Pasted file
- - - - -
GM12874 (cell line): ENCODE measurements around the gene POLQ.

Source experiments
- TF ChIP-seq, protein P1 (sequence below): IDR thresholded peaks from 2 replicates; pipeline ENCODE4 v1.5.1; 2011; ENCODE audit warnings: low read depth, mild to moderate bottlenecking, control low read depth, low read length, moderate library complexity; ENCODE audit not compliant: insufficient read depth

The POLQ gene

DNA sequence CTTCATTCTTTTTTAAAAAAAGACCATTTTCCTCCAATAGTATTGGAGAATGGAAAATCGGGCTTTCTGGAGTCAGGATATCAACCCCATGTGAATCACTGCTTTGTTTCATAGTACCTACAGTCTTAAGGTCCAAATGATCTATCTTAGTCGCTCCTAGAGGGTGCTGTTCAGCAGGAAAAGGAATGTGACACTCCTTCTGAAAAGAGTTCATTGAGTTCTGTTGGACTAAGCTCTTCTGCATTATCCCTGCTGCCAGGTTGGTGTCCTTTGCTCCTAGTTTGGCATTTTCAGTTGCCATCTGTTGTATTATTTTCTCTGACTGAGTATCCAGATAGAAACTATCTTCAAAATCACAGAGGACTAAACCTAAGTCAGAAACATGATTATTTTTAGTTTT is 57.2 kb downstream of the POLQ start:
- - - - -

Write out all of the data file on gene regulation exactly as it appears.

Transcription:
GM12874 (cell line): ENCODE measurements around the gene POLQ.

Source experiments
- TF ChIP-seq, protein P1 (sequence below): IDR thresholded peaks from 2 replicates; pipeline ENCODE4 v1.5.1; 2011; ENCODE audit warnings: low read depth, mild to moderate bottlenecking, control low read depth, low read length, moderate library complexity; ENCODE audit not compliant: insufficient read depth

The POLQ gene

DNA sequence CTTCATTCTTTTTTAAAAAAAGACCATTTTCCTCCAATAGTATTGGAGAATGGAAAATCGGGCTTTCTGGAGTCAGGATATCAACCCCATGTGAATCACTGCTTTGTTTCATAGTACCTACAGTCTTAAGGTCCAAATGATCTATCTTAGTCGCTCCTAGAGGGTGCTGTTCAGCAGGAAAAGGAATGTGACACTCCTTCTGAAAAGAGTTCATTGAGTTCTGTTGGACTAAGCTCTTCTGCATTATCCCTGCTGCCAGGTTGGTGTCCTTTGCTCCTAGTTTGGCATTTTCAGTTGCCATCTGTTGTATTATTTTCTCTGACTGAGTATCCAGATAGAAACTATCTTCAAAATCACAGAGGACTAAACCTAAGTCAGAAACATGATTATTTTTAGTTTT is 57.2 kb downstream of the POLQ start: